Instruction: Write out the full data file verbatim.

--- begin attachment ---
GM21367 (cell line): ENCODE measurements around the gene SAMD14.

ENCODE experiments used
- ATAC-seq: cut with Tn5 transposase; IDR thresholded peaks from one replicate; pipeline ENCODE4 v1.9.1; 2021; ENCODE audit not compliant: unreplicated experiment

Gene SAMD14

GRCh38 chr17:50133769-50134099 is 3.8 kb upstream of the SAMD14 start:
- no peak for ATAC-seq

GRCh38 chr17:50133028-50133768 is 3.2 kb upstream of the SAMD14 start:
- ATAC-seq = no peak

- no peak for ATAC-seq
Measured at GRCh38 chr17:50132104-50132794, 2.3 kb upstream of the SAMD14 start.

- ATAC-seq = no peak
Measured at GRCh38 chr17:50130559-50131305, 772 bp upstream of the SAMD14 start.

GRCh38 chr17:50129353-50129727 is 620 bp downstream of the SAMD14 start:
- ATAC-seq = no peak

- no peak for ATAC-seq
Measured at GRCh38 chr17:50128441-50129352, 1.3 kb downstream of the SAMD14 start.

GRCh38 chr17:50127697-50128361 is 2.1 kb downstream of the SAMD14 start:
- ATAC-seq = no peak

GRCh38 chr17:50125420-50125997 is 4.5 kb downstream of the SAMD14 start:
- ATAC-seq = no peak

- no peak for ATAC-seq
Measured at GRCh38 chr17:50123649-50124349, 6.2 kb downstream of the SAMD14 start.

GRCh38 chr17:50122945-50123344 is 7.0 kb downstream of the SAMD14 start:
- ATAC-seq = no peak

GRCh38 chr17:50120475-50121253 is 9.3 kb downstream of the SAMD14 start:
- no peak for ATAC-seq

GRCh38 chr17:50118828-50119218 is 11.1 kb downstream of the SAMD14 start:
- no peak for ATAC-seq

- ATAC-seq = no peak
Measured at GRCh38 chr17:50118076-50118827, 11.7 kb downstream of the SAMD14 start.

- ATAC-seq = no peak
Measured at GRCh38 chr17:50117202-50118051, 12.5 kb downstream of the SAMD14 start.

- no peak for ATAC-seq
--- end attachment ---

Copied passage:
GM21367 (cell line): ENCODE measurements around the gene SAMD14.

ENCODE experiments used
- ATAC-seq: cut with Tn5 transposase; IDR thresholded peaks from one replicate; pipeline ENCODE4 v1.9.1; 2021; ENCODE audit not compliant: unreplicated experiment

Gene SAMD14

GRCh38 chr17:50133769-50134099 is 3.8 kb upstream of the SAMD14 start:
- no peak for ATAC-seq

GRCh38 chr17:50133028-50133768 is 3.2 kb upstream of the SAMD14 start:
- ATAC-seq = no peak

- no peak for ATAC-seq
Measured at GRCh38 chr17:50132104-50132794, 2.3 kb upstream of the SAMD14 start.

- ATAC-seq = no peak
Measured at GRCh38 chr17:50130559-50131305, 772 bp upstream of the SAMD14 start.

GRCh38 chr17:50129353-50129727 is 620 bp downstream of the SAMD14 start:
- ATAC-seq = no peak

- no peak for ATAC-seq
Measured at GRCh38 chr17:50128441-50129352, 1.3 kb downstream of the SAMD14 start.

GRCh38 chr17:50127697-50128361 is 2.1 kb downstream of the SAMD14 start:
- ATAC-seq = no peak

GRCh38 chr17:50125420-50125997 is 4.5 kb downstream of the SAMD14 start:
- ATAC-seq = no peak

- no peak for ATAC-seq
Measured at GRCh38 chr17:50123649-50124349, 6.2 kb downstream of the SAMD14 start.

GRCh38 chr17:50122945-50123344 is 7.0 kb downstream of the SAMD14 start:
- ATAC-seq = no peak

GRCh38 chr17:50120475-50121253 is 9.3 kb downstream of the SAMD14 start:
- no peak for ATAC-seq

GRCh38 chr17:50118828-50119218 is 11.1 kb downstream of the SAMD14 start:
- no peak for ATAC-seq

- ATAC-seq = no peak
Measured at GRCh38 chr17:50118076-50118827, 11.7 kb downstream of the SAMD14 start.

- ATAC-seq = no peak
Measured at GRCh38 chr17:50117202-50118051, 12.5 kb downstream of the SAMD14 start.

- no peak for ATAC-seq